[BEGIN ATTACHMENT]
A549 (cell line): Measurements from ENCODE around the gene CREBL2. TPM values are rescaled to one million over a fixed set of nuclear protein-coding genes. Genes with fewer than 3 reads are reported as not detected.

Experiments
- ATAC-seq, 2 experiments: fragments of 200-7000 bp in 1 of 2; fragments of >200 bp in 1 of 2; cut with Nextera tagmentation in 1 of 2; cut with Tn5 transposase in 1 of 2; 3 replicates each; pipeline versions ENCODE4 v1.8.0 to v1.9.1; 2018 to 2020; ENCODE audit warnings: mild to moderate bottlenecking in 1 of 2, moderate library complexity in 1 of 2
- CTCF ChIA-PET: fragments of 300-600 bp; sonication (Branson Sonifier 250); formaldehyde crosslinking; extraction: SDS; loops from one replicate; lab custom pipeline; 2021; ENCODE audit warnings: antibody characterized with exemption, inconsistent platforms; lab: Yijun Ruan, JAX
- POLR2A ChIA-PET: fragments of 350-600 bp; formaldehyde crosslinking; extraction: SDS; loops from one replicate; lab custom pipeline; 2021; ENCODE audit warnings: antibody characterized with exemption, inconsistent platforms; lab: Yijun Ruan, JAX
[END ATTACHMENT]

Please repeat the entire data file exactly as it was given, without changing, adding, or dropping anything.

A549 (cell line): Measurements from ENCODE around the gene CREBL2. TPM values are rescaled to one million over a fixed set of nuclear protein-coding genes. Genes with fewer than 3 reads are reported as not detected.

Experiments
- ATAC-seq, 2 experiments: fragments of 200-7000 bp in 1 of 2; fragments of >200 bp in 1 of 2; cut with Nextera tagmentation in 1 of 2; cut with Tn5 transposase in 1 of 2; 3 replicates each; pipeline versions ENCODE4 v1.8.0 to v1.9.1; 2018 to 2020; ENCODE audit warnings: mild to moderate bottlenecking in 1 of 2, moderate library complexity in 1 of 2
- CTCF ChIA-PET: fragments of 300-600 bp; sonication (Branson Sonifier 250); formaldehyde crosslinking; extraction: SDS; loops from one replicate; lab custom pipeline; 2021; ENCODE audit warnings: antibody characterized with exemption, inconsistent platforms; lab: Yijun Ruan, JAX
- POLR2A ChIA-PET: fragments of 350-600 bp; formaldehyde crosslinking; extraction: SDS; loops from one replicate; lab custom pipeline; 2021; ENCODE audit warnings: antibody characterized with exemption, inconsistent platforms; lab: Yijun Ruan, JAX